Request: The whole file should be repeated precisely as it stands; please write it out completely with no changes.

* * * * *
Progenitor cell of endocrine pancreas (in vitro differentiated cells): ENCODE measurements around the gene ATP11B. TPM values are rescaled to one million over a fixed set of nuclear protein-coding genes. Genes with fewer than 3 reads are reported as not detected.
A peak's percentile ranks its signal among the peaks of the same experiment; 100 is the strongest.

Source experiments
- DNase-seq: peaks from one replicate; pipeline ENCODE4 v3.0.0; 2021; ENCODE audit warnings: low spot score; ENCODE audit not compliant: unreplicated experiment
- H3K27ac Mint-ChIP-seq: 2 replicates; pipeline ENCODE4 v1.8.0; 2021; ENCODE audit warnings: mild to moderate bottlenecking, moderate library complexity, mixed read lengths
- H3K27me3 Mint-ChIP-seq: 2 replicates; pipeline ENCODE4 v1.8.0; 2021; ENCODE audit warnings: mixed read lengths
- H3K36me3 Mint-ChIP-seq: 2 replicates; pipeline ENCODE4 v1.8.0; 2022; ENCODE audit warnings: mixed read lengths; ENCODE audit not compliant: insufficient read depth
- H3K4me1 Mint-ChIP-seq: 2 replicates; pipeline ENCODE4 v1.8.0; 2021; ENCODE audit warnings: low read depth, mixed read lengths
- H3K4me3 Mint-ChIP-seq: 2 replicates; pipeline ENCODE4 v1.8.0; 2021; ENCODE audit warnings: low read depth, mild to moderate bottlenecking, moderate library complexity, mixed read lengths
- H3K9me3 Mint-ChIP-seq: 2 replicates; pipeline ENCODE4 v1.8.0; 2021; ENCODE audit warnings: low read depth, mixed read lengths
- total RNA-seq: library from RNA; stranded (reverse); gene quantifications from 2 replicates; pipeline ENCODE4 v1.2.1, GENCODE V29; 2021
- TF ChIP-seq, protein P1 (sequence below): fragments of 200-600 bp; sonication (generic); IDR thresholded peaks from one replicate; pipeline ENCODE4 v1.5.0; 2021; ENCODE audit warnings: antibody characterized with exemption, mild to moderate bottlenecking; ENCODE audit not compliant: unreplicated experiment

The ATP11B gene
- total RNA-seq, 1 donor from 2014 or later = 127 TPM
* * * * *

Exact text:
Progenitor cell of endocrine pancreas (in vitro differentiated cells): ENCODE measurements around the gene ATP11B. TPM values are rescaled to one million over a fixed set of nuclear protein-coding genes. Genes with fewer than 3 reads are reported as not detected.
A peak's percentile ranks its signal among the peaks of the same experiment; 100 is the strongest.

Source experiments
- DNase-seq: peaks from one replicate; pipeline ENCODE4 v3.0.0; 2021; ENCODE audit warnings: low spot score; ENCODE audit not compliant: unreplicated experiment
- H3K27ac Mint-ChIP-seq: 2 replicates; pipeline ENCODE4 v1.8.0; 2021; ENCODE audit warnings: mild to moderate bottlenecking, moderate library complexity, mixed read lengths
- H3K27me3 Mint-ChIP-seq: 2 replicates; pipeline ENCODE4 v1.8.0; 2021; ENCODE audit warnings: mixed read lengths
- H3K36me3 Mint-ChIP-seq: 2 replicates; pipeline ENCODE4 v1.8.0; 2022; ENCODE audit warnings: mixed read lengths; ENCODE audit not compliant: insufficient read depth
- H3K4me1 Mint-ChIP-seq: 2 replicates; pipeline ENCODE4 v1.8.0; 2021; ENCODE audit warnings: low read depth, mixed read lengths
- H3K4me3 Mint-ChIP-seq: 2 replicates; pipeline ENCODE4 v1.8.0; 2021; ENCODE audit warnings: low read depth, mild to moderate bottlenecking, moderate library complexity, mixed read lengths
- H3K9me3 Mint-ChIP-seq: 2 replicates; pipeline ENCODE4 v1.8.0; 2021; ENCODE audit warnings: low read depth, mixed read lengths
- total RNA-seq: library from RNA; stranded (reverse); gene quantifications from 2 replicates; pipeline ENCODE4 v1.2.1, GENCODE V29; 2021
- TF ChIP-seq, protein P1 (sequence below): fragments of 200-600 bp; sonication (generic); IDR thresholded peaks from one replicate; pipeline ENCODE4 v1.5.0; 2021; ENCODE audit warnings: antibody characterized with exemption, mild to moderate bottlenecking; ENCODE audit not compliant: unreplicated experiment

The ATP11B gene
- total RNA-seq, 1 donor from 2014 or later = 127 TPM